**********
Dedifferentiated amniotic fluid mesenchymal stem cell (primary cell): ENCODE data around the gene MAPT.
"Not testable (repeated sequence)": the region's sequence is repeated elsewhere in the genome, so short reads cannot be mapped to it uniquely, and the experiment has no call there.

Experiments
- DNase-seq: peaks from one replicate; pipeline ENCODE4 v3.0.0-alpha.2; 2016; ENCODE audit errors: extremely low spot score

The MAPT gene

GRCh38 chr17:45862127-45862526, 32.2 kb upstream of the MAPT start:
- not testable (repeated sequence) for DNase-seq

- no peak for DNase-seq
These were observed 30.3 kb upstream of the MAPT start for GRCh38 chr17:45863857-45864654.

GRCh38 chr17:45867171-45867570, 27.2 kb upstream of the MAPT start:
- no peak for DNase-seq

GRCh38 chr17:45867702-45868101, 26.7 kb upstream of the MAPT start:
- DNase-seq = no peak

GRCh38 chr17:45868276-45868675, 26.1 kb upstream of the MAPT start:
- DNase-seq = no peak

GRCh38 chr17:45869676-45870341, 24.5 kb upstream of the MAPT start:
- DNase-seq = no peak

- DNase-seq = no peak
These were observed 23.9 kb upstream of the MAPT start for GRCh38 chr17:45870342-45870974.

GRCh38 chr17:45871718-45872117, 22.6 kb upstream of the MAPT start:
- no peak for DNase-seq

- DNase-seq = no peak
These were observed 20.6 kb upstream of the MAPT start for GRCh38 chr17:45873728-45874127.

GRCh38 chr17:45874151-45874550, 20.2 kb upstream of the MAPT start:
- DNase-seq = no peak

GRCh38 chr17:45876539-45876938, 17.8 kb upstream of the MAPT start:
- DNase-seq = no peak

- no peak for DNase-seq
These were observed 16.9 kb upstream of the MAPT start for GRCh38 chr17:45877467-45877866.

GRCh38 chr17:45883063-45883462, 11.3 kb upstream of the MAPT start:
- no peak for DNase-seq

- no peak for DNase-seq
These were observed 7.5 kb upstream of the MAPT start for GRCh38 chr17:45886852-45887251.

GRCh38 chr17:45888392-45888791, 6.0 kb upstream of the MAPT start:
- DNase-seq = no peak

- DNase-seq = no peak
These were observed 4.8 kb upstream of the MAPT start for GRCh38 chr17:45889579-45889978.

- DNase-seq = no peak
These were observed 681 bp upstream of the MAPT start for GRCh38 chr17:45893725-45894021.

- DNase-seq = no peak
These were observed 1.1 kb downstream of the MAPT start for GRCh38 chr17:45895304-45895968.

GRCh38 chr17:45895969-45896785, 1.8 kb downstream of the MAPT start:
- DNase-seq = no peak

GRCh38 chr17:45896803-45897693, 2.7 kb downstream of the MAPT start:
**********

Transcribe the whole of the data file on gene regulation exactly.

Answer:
Dedifferentiated amniotic fluid mesenchymal stem cell (primary cell): ENCODE data around the gene MAPT.
"Not testable (repeated sequence)": the region's sequence is repeated elsewhere in the genome, so short reads cannot be mapped to it uniquely, and the experiment has no call there.

Experiments
- DNase-seq: peaks from one replicate; pipeline ENCODE4 v3.0.0-alpha.2; 2016; ENCODE audit errors: extremely low spot score

The MAPT gene

GRCh38 chr17:45862127-45862526, 32.2 kb upstream of the MAPT start:
- not testable (repeated sequence) for DNase-seq

- no peak for DNase-seq
These were observed 30.3 kb upstream of the MAPT start for GRCh38 chr17:45863857-45864654.

GRCh38 chr17:45867171-45867570, 27.2 kb upstream of the MAPT start:
- no peak for DNase-seq

GRCh38 chr17:45867702-45868101, 26.7 kb upstream of the MAPT start:
- DNase-seq = no peak

GRCh38 chr17:45868276-45868675, 26.1 kb upstream of the MAPT start:
- DNase-seq = no peak

GRCh38 chr17:45869676-45870341, 24.5 kb upstream of the MAPT start:
- DNase-seq = no peak

- DNase-seq = no peak
These were observed 23.9 kb upstream of the MAPT start for GRCh38 chr17:45870342-45870974.

GRCh38 chr17:45871718-45872117, 22.6 kb upstream of the MAPT start:
- no peak for DNase-seq

- DNase-seq = no peak
These were observed 20.6 kb upstream of the MAPT start for GRCh38 chr17:45873728-45874127.

GRCh38 chr17:45874151-45874550, 20.2 kb upstream of the MAPT start:
- DNase-seq = no peak

GRCh38 chr17:45876539-45876938, 17.8 kb upstream of the MAPT start:
- DNase-seq = no peak

- no peak for DNase-seq
These were observed 16.9 kb upstream of the MAPT start for GRCh38 chr17:45877467-45877866.

GRCh38 chr17:45883063-45883462, 11.3 kb upstream of the MAPT start:
- no peak for DNase-seq

- no peak for DNase-seq
These were observed 7.5 kb upstream of the MAPT start for GRCh38 chr17:45886852-45887251.

GRCh38 chr17:45888392-45888791, 6.0 kb upstream of the MAPT start:
- DNase-seq = no peak

- DNase-seq = no peak
These were observed 4.8 kb upstream of the MAPT start for GRCh38 chr17:45889579-45889978.

- DNase-seq = no peak
These were observed 681 bp upstream of the MAPT start for GRCh38 chr17:45893725-45894021.

- DNase-seq = no peak
These were observed 1.1 kb downstream of the MAPT start for GRCh38 chr17:45895304-45895968.

GRCh38 chr17:45895969-45896785, 1.8 kb downstream of the MAPT start:
- DNase-seq = no peak

GRCh38 chr17:45896803-45897693, 2.7 kb downstream of the MAPT start: